• The Justice and Development Party (Turkish: Adalet ve Kalkınma Partisi), abbreviated officially AK Parti in Turkish as an acronym, is a conservative political party in Turkey. The party is considered by some to be Islamist, accusations the party itself strongly denies. Developed from the conservative tradition of Turkey's Ottoman past and its Islamic identity, the party is the largest in Turkey. Founded in 2001 by members of a number of existing conservative parties, the party has won pluralities in the six most recent legislative elections, those of 2002, 2007, 2011, June 2015, November 2015, and 2018. The party held a majority of seats for 13 years, but lost it in June 2015, only to regain it in the snap election of November 2015 but then lose it again in 2018. Its past electoral success has been mirrored in the three local elections held since the party's establishment, coming first in 2004, 2009 and 2014 respectively. However, the party lost most of Turkey's biggest cities including Istanbul and Ankara in 2019 local elections, which has been attributed to the Turkish economic crisis, accusations of authoritarianism, as well as alleged government inaction on the Syrian refugee crisis. The current party leader is Recep Tayyip Erdoğan, the incumbent President of Turkey. Shortly after formation, the AKP portrayed itself as a pro-Western, pro-American party in the Turkish political spectrum that advocated a liberal market economy including Turkish membership in the European Union. The party had for a long time been supported by the Cemaat Movement of exiled Islamic cleric Fethullah Gülen, whose influence in the judiciary has helped to weaken the opposition against the AKP. The party was an observer in the center-right European People's Party between 2005 and 2013 and a member of the Eurosceptic Alliance of Conservatives and Reformists in Europe (ACRE) from 2013 to 2018. From 2002-2011 the party passed series of reforms to increase accessibility to healthcare and housing, distribute food subsidies, increased funding for students, improved infrastructure in poorer districts, and improved rights for religious and ethnic minorities. AKP is also widely accredited for overcoming the 2001 economic crisis in Turkey by following International Monetary Fund guidelines, as well as successfully weathering the 2008 financial crisis. From 2002-2011 the Turkish economy grew on average by 7.5 percent annually, thanks to lower inflation and interest rates. The government under AKP also backed extensive privatization programs. The average income in Turkey rose from $2,800 U.S. in 2001 to around $10,000 U.S. in 2011, higher than income in some of the new EU member states. Other reforms included increasing civilian representation over military in areas of national security, education and media, and grant broadcasting and increased cultural rights to Kurds. On Cyprus, AKP supported unification of Cyprus, something deeply opposed by the Turkish military, leading almost to a military coup in 2004. Other AKP reforms included lifting bans on religious and conservative dress, such as headscarves, in universities and public institutions. AKP also ended discrimination against students from religious high schools, who previously had to meet additional criteria in areas of education and upon entry to universities. AKP is also accredited for bringing the Turkish military under civilian rule, a paradigm shift for a country that had experienced constant military meddling for almost a century. Controversies over whether the party remains committed to secular principles enshrined in the Turkish constitution have dominated Turkish politics since 2002. Turkey's constitution establishes the country as a secular state and prohibits any political parties that promote Islamism or shariah law. Some activists, commentators, opponents and government officials have accused the party of Islamism, which has resulted in unsuccessful closure cases, such as the one in 2008 brought about by the lifting of a long-standing university ban on headscarves. The party denies allegations of Islamism and affirms that it is committed to secularism. Since coming to power, the party has brought about tighter regulations on abortion and higher taxes on alcohol consumption, leading to allegations that it is covertly undermining Turkish secularism. Nationwide protests broke out against the alleged authoritarianism of the AKP in 2013, with the party's perceived heavy-handed response receiving western condemnation and stalling the party's once championed EU accession negotiations. In addition to its alleged attempts to promote Islamism, the party is accused by some of restricting some civil liberties and internet use in Turkey, having temporarily blocked access to Twitter and YouTube in March 2014. Especially after the government corruption scandal involving several AKP ministers in 2013, the party has been increasingly accused of crony capitalism. The AKP favors a strong centralized leadership, having long advocated for a presidential system of government and significantly reduced the number of elected local government positions in 2013.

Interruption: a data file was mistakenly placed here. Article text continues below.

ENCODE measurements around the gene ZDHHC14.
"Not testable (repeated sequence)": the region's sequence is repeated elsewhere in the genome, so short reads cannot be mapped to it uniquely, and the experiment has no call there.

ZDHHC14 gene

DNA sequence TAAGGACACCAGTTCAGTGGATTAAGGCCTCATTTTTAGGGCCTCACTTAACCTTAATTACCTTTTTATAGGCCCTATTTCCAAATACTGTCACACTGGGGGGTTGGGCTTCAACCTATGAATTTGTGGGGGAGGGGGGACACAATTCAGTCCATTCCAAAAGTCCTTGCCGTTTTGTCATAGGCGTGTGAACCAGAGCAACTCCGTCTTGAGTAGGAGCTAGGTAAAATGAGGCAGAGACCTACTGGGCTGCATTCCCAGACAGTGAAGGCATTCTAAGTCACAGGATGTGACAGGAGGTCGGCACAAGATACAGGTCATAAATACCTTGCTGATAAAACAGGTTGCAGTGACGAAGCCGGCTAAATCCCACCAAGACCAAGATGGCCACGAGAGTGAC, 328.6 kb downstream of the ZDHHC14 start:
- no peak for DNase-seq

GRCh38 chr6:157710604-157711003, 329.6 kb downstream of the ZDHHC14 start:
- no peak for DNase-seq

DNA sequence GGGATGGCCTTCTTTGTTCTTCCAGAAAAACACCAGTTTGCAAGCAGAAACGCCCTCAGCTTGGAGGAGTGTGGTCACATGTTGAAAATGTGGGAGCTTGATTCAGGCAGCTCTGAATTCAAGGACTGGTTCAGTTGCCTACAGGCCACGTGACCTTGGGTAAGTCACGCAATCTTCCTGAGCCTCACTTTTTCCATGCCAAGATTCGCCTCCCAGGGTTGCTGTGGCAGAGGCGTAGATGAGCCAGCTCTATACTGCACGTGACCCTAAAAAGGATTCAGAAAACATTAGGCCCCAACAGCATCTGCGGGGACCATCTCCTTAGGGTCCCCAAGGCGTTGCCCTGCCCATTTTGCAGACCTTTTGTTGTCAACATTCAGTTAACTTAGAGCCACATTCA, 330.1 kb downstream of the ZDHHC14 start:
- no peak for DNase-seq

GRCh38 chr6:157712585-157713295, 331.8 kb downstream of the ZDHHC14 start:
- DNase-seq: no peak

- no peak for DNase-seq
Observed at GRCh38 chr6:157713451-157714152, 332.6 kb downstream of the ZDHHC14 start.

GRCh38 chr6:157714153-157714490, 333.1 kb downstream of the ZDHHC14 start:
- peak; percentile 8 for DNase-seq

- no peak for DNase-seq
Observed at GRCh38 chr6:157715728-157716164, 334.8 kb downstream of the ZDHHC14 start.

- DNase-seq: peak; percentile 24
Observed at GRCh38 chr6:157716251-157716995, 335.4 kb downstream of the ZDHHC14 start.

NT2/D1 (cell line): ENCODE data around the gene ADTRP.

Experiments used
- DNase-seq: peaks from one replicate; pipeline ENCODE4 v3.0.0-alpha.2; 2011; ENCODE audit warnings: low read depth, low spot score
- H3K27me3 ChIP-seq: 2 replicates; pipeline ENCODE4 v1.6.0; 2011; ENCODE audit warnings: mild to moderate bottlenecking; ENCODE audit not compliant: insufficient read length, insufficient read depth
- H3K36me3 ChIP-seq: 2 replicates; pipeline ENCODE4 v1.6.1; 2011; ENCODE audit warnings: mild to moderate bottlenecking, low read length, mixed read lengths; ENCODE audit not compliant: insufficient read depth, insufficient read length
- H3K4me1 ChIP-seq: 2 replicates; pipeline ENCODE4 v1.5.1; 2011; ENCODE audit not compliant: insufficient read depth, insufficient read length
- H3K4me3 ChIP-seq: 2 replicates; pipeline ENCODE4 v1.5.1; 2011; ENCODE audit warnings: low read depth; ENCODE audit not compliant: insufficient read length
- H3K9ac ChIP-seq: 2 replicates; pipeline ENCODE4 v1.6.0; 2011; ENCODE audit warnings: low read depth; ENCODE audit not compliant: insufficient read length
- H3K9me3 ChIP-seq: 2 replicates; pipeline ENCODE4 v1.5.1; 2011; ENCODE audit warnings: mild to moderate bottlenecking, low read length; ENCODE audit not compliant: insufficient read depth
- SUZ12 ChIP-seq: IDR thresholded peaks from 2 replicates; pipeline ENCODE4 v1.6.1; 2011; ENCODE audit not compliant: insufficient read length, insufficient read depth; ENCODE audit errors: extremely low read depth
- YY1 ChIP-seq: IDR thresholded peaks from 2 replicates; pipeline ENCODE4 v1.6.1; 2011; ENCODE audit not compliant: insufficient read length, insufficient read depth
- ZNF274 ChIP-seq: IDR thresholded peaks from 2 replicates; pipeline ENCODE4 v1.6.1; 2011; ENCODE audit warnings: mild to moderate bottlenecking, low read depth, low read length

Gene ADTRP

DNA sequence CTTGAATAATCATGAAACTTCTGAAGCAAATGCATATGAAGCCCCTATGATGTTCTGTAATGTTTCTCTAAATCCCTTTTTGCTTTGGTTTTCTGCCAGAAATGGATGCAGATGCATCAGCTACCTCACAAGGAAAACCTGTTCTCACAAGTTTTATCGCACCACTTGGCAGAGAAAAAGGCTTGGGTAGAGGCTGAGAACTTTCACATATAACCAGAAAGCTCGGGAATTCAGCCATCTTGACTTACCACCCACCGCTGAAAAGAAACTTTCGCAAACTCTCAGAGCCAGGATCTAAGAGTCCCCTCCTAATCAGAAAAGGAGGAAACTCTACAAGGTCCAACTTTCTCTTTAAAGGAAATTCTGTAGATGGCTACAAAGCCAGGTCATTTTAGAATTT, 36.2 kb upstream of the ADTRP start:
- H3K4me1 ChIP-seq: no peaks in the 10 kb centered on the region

• The Justice and Development Party (Turkish: Adalet ve Kalkınma Partisi), abbreviated officially AK Parti in Turkish as an acronym, is a conservative political party in Turkey. The party is considered by some to be Islamist, accusations the party itself strongly denies. Developed from the conservative tradition of Turkey's Ottoman past and its Islamic identity, the party is the largest in Turkey. Founded in 2001 by members of a number of existing conservative parties, the party has won pluralities in the six most recent legislative elections, those of 2002, 2007, 2011, June 2015, November 2015, and 2018. The party held a majority of seats for 13 years, but lost it in June 2015, only to regain it in the snap election of November 2015 but then lose it again in 2018. Its past electoral success has been mirrored in the three local elections held since the party's establishment, coming first in 2004, 2009 and 2014 respectively. However, the party lost most of Turkey's biggest cities including Istanbul and Ankara in 2019 local elections, which has been attributed to the Turkish economic crisis, accusations of authoritarianism, as well as alleged government inaction on the Syrian refugee crisis. The current party leader is Recep Tayyip Erdoğan, the incumbent President of Turkey. Shortly after formation, the AKP portrayed itself as a pro-Western, pro-American party in the Turkish political spectrum that advocated a liberal market economy including Turkish membership in the European Union. The party had for a long time been supported by the Cemaat Movement of exiled Islamic cleric Fethullah Gülen, whose influence in the judiciary has helped to weaken the opposition against the AKP. The party was an observer in the center-right European People's Party between 2005 and 2013 and a member of the Eurosceptic Alliance of Conservatives and Reformists in Europe (ACRE) from 2013 to 2018. From 2002-2011 the party passed series of reforms to increase accessibility to healthcare and housing, distribute food subsidies, increased funding for students, improved infrastructure in poorer districts, and improved rights for religious and ethnic minorities. AKP is also widely accredited for overcoming the 2001 economic crisis in Turkey by following International Monetary Fund guidelines, as well as successfully weathering the 2008 financial crisis. From 2002-2011 the Turkish economy grew on average by 7.5 percent annually, thanks to lower inflation and interest rates. The government under AKP also backed extensive privatization programs. The average income in Turkey rose from $2,800 U.S. in 2001 to around $10,000 U.S. in 2011, higher than income in some of the new EU member states. Other reforms included increasing civilian representation over military in areas of national security, education and media, and grant broadcasting and increased cultural rights to Kurds. On Cyprus, AKP supported unification of Cyprus, something deeply opposed by the Turkish military. Other AKP reforms included lifting bans on religious and conservative dress, such as headscarves, in universities and public institutions. AKP also ended discrimination against students from religious high schools, who previously had to meet additional criteria in areas of education and upon entry to universities. AKP is also accredited for bringing the Turkish military under civilian rule, a paradigm shift for a country that had experienced constant military meddling for almost a century. Controversies over whether the party remains committed to secular principles enshrined in the Turkish constitution have dominated Turkish politics since 2002. Turkey's constitution establishes the country as a secular state and prohibits any political parties that promote Islamism or shariah law. Some activists, commentators, opponents and government officials have accused the party of Islamism, which has resulted in unsuccessful closure cases, such as the one in 2008 brought about by the lifting of a long-standing university ban on headscarves. The party denies allegations of Islamism and affirms that it is committed to secularism. Since coming to power, the party has brought about tighter regulations on abortion and higher taxes on alcohol consumption, leading to allegations that it is covertly undermining Turkish secularism. Nationwide protests broke out against the alleged authoritarianism of the AKP in 2013, with the party's perceived heavy-handed response receiving western condemnation and stalling the party's once championed EU accession negotiations. In addition to its alleged attempts to promote Islamism, the party is accused by some of restricting some civil liberties and internet use in Turkey, having temporarily blocked access to Twitter and YouTube in March 2014. Especially after the government corruption scandal involving several AKP ministers in 2013, the party has been increasingly accused of crony capitalism. The AKP favors a strong centralized leadership, having long advocated for a presidential system of government and significantly reduced the number of elected local government positions in 2013.